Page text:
The Papers of Andrew Jackson


Andrew Jackson


Harold D. Moser, David R. Hoth, Sharon Macpherson, and John H. Reinbold



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This third volume of The Papers of Andrew Jackson documents Jackson’s rise to national prominence through his military leadership in the War of 1812. With the spread of news of his victory over the British forces at New Orleans on January 8, 1815, he became a national hero. Not since George Washington had anyone so captured the heart and imagination of the American people.

Covering two years, 1814-1815, the documents of this volume chronicle Jackson’s roles as Creek Indian fighter, United States army commander, and Indian treaty negotiator, first as one of two major generals in the Tennessee militia, later as commander of the 7th Military District, and, after mid-1815, as one of two major generals in the United States Army and commander of the Southern Division.

The commanding officer that emerges is one supremely devoted to duty, honor, and country, but one whose ability to meet his obligations was hampered by short terms of enlistment, desertions, inadequate supplies and munitions, and occasionally government neglect. Jackson’s intense commitment to his military tasks, especially his decisions to invade Pensacola in the fall of 1814 and to continue martial law in New Orleans in the spring of 1815 after the British withdrawal, caused some concern for Washington. That uneasiness was shortlived, however, and in no way demeaned his military achievements during the Gulf campaign or impeached his reputation.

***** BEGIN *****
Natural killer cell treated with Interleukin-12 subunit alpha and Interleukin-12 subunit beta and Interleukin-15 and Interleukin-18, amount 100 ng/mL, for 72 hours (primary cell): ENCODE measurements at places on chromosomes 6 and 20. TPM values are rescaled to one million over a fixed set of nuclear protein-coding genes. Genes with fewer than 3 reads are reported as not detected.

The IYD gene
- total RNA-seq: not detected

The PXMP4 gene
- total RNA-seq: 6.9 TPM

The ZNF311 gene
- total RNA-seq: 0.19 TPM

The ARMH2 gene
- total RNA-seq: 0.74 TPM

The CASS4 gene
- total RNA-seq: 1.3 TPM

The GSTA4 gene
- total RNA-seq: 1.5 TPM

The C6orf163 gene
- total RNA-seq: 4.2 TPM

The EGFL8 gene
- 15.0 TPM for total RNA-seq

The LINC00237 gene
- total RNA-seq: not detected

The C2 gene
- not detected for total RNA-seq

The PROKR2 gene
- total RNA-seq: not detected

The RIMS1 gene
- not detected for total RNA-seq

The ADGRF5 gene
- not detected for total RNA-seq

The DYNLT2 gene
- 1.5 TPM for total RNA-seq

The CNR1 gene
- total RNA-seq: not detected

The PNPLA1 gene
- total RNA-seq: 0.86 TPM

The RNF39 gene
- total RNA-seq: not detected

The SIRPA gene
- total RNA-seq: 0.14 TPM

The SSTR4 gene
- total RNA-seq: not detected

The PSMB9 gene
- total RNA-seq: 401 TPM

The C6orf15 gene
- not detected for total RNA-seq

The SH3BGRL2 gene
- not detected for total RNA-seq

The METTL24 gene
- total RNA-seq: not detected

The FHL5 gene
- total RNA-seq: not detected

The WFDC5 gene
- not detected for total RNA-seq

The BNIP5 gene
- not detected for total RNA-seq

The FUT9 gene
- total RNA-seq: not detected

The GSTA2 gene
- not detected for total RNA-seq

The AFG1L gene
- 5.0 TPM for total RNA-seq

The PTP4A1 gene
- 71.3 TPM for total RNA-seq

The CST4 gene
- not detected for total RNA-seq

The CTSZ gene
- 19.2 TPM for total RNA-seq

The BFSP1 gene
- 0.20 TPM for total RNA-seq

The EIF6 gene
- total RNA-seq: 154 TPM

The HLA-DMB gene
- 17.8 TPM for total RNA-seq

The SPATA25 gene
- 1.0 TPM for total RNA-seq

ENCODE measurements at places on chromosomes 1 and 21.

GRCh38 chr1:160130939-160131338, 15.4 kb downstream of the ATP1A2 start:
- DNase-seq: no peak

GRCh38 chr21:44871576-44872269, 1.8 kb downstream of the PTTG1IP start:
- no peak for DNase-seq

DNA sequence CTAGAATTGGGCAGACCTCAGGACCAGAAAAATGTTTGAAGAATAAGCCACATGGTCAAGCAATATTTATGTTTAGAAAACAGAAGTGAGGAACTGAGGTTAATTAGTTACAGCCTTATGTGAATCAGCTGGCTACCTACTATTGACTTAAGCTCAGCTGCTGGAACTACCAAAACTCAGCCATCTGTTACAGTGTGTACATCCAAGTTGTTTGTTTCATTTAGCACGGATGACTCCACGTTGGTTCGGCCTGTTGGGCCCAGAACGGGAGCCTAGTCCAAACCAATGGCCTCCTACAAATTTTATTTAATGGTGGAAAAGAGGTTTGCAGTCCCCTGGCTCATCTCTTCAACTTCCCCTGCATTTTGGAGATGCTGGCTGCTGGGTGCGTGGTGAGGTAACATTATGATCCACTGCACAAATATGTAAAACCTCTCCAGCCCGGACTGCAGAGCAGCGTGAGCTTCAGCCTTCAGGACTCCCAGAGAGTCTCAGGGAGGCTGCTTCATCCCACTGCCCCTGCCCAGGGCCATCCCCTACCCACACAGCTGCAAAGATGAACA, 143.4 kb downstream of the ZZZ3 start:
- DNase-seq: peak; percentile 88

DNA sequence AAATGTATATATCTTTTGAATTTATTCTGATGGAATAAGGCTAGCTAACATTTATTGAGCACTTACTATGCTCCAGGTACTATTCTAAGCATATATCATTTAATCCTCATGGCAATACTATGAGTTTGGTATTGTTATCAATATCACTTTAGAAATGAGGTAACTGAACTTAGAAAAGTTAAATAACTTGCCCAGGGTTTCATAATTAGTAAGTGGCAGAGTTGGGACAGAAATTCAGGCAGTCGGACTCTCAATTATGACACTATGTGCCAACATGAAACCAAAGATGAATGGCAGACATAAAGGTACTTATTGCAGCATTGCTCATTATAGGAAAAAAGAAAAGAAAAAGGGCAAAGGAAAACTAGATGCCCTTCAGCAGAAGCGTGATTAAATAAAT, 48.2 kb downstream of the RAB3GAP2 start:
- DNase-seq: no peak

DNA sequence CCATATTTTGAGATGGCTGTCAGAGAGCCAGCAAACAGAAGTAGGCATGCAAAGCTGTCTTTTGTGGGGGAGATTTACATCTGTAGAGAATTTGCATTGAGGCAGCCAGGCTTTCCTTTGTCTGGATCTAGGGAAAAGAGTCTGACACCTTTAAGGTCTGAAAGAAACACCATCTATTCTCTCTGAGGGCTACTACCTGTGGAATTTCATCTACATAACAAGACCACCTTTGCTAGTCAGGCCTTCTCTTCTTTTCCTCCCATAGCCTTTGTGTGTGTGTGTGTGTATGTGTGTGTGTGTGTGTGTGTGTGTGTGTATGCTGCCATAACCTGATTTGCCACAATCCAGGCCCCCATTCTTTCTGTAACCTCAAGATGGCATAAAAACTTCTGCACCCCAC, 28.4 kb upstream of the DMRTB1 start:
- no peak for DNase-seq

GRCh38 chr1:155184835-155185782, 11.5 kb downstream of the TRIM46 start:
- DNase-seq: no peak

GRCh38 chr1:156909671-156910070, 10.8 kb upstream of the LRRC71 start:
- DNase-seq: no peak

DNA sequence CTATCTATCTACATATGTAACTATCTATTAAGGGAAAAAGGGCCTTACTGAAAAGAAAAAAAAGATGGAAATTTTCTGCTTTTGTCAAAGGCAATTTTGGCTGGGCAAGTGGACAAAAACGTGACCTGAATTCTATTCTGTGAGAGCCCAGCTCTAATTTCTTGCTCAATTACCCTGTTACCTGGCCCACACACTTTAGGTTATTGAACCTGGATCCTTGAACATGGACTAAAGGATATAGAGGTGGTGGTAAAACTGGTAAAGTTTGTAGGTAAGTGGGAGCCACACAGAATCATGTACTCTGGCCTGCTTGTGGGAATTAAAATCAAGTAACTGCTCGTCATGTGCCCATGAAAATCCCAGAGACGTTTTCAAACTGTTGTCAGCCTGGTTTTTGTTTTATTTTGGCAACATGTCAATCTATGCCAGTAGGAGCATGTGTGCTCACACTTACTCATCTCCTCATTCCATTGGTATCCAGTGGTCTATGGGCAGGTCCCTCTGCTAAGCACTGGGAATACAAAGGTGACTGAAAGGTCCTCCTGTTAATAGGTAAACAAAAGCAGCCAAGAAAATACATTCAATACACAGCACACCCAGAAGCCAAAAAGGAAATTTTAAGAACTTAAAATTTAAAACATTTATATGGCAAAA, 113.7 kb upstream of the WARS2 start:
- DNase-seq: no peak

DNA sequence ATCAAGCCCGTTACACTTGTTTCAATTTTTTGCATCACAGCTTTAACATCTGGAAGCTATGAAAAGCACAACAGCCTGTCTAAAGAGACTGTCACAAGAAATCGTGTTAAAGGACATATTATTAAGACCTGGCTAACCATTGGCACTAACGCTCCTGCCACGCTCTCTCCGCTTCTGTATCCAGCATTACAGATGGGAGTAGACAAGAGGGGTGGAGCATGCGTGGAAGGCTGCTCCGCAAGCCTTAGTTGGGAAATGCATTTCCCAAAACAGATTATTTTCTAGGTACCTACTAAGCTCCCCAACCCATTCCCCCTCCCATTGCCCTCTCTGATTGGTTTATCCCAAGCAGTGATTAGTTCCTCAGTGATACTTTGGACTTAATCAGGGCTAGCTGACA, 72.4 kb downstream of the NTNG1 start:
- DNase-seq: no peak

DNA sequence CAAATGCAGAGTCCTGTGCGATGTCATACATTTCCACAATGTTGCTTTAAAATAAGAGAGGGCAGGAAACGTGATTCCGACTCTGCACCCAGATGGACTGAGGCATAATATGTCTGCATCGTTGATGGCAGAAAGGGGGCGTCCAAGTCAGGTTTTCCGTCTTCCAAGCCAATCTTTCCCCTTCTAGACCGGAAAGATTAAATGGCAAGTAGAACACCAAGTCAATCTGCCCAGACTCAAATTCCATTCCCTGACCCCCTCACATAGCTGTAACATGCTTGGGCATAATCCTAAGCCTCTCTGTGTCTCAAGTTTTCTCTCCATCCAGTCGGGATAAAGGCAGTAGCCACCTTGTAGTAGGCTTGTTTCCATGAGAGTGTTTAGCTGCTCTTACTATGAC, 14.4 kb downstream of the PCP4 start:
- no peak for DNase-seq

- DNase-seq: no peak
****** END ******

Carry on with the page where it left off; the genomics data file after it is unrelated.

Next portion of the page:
Jackson’s military obligations during these years dictated a sacrifice of the joys of family and the comforts of home. Yet, the documents reveal a loving and loyal family man, always eager to reunite with the wife and the son he had left at the Hermitage. But the Hermitage Jackson returned to in 1815 was not the same he had left in 1814, nor was he the same man. The farm had suffered neglect in his absence and he was short of cash. Jackson was no longer a regional figure, able to enjoy the peace and quiet of his farm and family. He had become perhaps the most popular man in the country, and his actions in these two years would be subjected to intense scrutiny as he became a leading presidential contender.



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University of Tennessee Press




United StatesPolitics and government-1829-1837-Sources, Presidents--United States-Archives


United States History

The Papers of Andrew Jackson, Volume III, 1814-1815